Metricís newest collection of electro-indie drags you from the abyss that is our current day-to-day, acknowledging the fragile fate of life whilst encouraging you to appreciate the here and now. Itís dark and claustrophobic, but dreamy and imaginative with grand, cinematic synth arrangements. Lead singer Emily Haines describes it as, ďan escape for yourself in your mind because you're powerless over so many things."
Introduced to the world ten years ago, Sandť has become an icon of British singer-songwriting; emotional, honest, and prolific. Now, Sandť has freed herself from the expectations of others in order to make an album of expansive creativity. Something of an artistic rebirth, it draws on old familiarities and brave beginnings, uniting fans old and new in her endless drive to use music as a tool for inspirational lift.
Something's happening in country music. Newer artists and younger audiences are embracing instrumentation, vocal stylings and song structures long thought drowned in the ocean of slick, snap-track productions. Kimberly Kelly's debut album may prove to be the clarion call. "I like to think of it as a sub-genre of country music called 'country music,'" Kelly says with a wink.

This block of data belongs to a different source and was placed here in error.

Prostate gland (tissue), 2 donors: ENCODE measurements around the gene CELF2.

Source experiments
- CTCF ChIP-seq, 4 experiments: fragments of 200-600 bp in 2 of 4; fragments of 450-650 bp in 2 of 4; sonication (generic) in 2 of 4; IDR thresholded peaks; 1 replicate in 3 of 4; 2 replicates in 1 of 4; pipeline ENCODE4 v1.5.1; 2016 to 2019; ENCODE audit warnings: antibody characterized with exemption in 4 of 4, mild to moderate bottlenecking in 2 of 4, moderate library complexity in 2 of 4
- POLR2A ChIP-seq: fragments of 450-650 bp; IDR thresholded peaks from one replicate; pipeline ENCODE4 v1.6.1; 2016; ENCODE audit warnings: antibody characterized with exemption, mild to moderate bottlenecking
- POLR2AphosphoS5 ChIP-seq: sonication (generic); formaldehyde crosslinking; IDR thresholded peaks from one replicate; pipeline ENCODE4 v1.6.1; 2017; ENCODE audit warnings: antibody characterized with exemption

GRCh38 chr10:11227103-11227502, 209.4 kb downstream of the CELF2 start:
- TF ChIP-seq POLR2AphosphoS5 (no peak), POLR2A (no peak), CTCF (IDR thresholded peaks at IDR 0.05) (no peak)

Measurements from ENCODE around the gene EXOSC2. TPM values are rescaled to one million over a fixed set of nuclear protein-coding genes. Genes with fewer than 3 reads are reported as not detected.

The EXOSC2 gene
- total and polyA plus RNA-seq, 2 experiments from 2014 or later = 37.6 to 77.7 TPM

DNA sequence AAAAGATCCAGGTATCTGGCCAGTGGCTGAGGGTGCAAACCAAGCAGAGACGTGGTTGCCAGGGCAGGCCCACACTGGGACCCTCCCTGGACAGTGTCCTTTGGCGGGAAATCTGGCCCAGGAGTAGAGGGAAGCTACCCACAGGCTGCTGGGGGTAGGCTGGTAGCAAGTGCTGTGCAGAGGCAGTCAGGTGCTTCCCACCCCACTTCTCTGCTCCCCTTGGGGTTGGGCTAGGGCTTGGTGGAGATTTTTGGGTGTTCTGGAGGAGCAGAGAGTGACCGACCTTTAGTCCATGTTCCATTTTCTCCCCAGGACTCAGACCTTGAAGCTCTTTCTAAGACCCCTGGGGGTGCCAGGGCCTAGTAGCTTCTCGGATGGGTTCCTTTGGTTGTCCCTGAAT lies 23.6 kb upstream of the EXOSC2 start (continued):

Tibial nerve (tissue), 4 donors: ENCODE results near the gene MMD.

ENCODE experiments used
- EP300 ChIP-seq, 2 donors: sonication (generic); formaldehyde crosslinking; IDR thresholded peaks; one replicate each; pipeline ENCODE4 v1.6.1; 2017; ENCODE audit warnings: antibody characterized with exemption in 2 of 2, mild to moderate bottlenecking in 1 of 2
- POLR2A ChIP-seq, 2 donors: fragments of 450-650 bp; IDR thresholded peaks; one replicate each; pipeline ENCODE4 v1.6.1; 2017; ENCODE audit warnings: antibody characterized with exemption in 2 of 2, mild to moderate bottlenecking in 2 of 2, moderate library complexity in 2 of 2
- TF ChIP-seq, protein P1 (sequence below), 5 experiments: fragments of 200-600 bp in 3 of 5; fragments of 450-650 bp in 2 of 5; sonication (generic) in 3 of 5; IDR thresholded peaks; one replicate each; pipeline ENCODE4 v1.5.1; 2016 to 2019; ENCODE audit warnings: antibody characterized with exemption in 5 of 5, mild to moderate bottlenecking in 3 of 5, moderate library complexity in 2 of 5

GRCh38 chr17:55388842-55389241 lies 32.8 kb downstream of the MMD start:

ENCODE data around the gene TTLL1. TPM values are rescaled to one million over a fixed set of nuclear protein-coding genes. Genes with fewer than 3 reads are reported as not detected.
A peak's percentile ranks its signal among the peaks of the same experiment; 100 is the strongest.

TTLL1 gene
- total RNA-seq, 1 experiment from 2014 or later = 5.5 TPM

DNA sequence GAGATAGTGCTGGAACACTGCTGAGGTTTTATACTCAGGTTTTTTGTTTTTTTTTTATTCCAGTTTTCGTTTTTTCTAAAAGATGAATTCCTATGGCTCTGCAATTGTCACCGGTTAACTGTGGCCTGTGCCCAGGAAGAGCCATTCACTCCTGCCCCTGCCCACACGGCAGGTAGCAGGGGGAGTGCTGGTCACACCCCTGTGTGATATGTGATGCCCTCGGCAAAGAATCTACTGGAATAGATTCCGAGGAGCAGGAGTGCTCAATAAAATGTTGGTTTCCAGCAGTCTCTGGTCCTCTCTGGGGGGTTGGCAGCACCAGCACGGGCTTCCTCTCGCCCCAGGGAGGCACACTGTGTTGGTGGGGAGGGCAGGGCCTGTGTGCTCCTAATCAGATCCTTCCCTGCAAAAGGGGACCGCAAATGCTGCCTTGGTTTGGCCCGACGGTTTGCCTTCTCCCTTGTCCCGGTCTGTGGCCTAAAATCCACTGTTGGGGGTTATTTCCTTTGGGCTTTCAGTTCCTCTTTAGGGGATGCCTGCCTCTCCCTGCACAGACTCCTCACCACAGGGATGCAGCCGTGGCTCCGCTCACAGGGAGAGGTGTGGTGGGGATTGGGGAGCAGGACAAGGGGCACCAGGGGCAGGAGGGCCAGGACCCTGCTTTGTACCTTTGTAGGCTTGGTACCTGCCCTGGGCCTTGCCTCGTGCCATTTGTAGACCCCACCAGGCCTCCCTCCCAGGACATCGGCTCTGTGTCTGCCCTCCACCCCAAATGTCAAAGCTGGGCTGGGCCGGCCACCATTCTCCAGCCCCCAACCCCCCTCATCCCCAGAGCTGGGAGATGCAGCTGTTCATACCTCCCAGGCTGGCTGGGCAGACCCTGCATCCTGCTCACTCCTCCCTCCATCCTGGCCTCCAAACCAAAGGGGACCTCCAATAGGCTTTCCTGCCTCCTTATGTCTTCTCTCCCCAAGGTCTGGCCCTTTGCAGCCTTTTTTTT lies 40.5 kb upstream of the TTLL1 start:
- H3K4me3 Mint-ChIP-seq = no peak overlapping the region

Ways & Means finds the New Orleans five-piece leaning on the country-folk of their debut along with the psychedelic, electrified gospel-soul sound of 2016ís Hurry Home. The sound will continue to draw comparisons to the country-funkiness of The Band, Link Wray and others but this is the sound of a band that understands the history of American music, while embracing their own contemporary approach.